What is a down payment?

A down payment is the cash you pay upfront to get a home loan. It is deducted from the total amount of your mortgage and represents the beginning equity — your ownership stake — in a house and property.

This excerpt from Nerdwallet.com CLICK HERE to read more.

Homebuyers face ‘most competitive market in recorded history’

Rising real estate costs, demographics shifts, and low inventory have hamstrung homebuyers for years. But according to Danielle Hale, chief economist for Realtor.com, this spring buying season may bring buyer frustration to a boil.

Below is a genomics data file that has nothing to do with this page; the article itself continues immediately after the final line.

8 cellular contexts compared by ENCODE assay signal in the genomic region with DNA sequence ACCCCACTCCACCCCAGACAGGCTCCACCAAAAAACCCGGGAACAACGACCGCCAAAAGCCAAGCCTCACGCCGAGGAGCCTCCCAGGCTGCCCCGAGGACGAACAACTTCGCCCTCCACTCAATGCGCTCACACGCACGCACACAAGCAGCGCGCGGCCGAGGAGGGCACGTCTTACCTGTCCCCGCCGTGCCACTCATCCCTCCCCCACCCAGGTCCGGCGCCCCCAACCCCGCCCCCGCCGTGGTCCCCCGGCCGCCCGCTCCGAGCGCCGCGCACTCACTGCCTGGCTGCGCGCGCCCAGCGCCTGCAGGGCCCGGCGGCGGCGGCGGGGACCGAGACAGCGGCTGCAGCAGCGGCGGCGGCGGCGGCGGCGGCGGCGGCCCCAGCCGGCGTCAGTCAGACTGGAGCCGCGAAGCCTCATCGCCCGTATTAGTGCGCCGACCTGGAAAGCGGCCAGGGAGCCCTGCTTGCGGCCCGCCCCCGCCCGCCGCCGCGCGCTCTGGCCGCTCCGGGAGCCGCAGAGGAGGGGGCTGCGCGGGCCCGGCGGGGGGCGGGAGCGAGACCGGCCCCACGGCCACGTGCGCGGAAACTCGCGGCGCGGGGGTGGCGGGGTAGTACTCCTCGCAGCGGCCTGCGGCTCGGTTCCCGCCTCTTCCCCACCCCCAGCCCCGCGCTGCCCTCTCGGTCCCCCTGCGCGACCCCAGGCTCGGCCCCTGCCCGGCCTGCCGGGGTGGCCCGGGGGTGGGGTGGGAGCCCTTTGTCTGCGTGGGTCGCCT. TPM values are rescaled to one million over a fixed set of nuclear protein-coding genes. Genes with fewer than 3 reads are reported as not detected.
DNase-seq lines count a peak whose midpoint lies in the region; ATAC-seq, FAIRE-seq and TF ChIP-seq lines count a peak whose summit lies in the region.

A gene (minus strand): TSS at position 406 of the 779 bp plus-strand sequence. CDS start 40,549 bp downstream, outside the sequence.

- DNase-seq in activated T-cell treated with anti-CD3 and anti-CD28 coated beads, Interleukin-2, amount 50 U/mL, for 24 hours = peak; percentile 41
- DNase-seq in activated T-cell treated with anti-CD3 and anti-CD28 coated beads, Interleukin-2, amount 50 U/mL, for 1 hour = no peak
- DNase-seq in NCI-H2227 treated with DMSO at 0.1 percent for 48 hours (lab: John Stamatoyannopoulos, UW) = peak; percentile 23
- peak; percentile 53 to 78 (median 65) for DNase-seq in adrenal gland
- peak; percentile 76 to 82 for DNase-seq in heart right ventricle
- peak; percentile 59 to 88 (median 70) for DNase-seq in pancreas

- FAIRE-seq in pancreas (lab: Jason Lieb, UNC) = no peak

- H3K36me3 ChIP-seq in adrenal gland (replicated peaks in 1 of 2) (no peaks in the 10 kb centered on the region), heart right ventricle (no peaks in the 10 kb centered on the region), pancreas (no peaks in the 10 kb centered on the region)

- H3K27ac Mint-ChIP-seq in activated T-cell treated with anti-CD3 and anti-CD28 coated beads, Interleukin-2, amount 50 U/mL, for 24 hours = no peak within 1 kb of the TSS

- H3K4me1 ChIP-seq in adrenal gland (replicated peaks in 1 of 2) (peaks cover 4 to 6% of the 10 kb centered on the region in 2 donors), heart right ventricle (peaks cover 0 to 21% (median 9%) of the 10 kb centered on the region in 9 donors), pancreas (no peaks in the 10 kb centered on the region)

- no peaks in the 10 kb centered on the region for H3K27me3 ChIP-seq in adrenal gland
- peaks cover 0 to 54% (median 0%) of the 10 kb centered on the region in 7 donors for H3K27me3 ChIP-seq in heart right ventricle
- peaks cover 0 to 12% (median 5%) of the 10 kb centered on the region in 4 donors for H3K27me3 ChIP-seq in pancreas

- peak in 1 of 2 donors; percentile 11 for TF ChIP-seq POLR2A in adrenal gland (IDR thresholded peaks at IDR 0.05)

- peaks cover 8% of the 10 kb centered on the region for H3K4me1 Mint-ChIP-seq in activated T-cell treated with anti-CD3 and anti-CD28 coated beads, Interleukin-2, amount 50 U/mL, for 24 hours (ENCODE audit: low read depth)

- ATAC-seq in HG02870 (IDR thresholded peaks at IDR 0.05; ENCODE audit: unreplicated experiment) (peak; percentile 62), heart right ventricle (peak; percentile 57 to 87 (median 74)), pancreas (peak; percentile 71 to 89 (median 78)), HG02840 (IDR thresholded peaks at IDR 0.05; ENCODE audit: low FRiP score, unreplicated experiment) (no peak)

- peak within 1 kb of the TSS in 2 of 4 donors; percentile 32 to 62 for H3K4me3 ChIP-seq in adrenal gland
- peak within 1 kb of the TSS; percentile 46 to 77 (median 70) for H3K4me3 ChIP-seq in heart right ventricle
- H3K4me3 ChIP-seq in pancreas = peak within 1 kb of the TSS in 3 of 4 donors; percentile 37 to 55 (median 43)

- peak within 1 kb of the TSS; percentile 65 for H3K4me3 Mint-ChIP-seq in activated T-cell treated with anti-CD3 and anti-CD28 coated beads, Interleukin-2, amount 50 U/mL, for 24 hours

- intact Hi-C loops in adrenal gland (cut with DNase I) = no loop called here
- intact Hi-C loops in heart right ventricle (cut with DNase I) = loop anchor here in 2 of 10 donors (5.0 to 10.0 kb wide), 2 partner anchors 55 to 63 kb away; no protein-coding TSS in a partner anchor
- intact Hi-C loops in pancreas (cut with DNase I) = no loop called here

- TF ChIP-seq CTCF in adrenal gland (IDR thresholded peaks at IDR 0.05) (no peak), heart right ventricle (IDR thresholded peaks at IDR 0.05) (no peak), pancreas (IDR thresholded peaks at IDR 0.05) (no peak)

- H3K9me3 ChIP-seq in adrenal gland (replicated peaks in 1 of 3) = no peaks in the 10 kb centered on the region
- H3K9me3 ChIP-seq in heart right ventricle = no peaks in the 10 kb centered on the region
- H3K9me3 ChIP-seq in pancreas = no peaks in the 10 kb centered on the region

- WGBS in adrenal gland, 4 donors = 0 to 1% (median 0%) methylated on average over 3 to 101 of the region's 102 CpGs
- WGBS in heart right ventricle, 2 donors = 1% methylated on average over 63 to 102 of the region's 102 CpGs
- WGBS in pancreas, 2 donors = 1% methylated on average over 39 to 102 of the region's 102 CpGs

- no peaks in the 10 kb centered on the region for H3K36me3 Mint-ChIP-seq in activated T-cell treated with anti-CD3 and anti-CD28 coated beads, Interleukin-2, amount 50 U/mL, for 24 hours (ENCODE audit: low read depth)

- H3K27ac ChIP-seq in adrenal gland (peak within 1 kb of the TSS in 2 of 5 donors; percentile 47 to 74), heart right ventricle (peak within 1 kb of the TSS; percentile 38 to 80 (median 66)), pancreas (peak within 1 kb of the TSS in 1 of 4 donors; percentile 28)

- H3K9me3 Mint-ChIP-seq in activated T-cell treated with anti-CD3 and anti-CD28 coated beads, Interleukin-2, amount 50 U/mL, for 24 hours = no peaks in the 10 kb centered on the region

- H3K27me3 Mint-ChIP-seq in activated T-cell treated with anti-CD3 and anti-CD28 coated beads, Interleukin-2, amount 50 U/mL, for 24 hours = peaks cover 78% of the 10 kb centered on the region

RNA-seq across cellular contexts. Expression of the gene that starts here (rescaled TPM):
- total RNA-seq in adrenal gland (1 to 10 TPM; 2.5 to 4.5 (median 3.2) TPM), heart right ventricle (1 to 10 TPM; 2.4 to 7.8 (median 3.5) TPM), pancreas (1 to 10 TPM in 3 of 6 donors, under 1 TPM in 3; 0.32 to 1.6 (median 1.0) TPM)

“I think it’s fair to say this is the most competitive housing market we’ve seen in recorded history,” says Hale. “There’s record low inventory and strong interest from buyers in getting into the housing market. There are a lot of buyers, and not a lot of sellers.”

According to Hale and other economists and real estate industry observers, many factors have created this “imperfect storm” of high demand and low supply. Underbuilding had been a key factor, due to cost, labor shortages, and zoning and regulatory barriers to new construction.

“We’ve been paying the bill for underbuilding for some time, and every year, it gets worse,” she says. “We’re not only not keeping up, we’re falling further behind.”

This excerpt taken from Curbed.com to read more please click HERE.

Home Prices: Boom Continues, but Leveling Out Needed

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The boom is continuing for home prices, with a gain in March of 6.5 percent, according to the S&P CoreLogic/Case-Shiller Indices.